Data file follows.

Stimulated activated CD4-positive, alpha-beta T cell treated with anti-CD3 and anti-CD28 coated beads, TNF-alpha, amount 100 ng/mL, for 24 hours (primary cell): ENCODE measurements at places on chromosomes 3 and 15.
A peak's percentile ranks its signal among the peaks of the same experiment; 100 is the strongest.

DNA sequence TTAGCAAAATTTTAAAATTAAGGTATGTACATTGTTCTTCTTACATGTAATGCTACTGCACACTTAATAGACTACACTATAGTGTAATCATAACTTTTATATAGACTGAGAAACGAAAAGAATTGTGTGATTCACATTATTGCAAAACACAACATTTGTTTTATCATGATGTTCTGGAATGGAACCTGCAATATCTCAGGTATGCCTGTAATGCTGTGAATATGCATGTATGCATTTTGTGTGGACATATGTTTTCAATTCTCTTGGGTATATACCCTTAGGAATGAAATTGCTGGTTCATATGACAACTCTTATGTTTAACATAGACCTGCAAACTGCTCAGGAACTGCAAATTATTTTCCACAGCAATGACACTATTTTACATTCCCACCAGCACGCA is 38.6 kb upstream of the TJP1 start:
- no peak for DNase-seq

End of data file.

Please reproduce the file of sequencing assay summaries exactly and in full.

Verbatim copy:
Stimulated activated CD4-positive, alpha-beta T cell treated with anti-CD3 and anti-CD28 coated beads, TNF-alpha, amount 100 ng/mL, for 24 hours (primary cell): ENCODE measurements at places on chromosomes 3 and 15.
A peak's percentile ranks its signal among the peaks of the same experiment; 100 is the strongest.

DNA sequence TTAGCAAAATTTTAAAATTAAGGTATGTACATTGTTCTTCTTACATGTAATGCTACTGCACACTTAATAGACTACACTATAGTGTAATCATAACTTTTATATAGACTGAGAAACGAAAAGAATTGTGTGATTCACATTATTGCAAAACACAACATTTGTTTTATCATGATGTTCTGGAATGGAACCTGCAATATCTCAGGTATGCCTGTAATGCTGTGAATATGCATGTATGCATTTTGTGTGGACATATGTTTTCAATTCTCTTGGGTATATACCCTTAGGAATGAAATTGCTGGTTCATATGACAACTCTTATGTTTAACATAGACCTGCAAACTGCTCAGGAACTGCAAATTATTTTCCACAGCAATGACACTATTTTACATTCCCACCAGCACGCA is 38.6 kb upstream of the TJP1 start:
- no peak for DNase-seq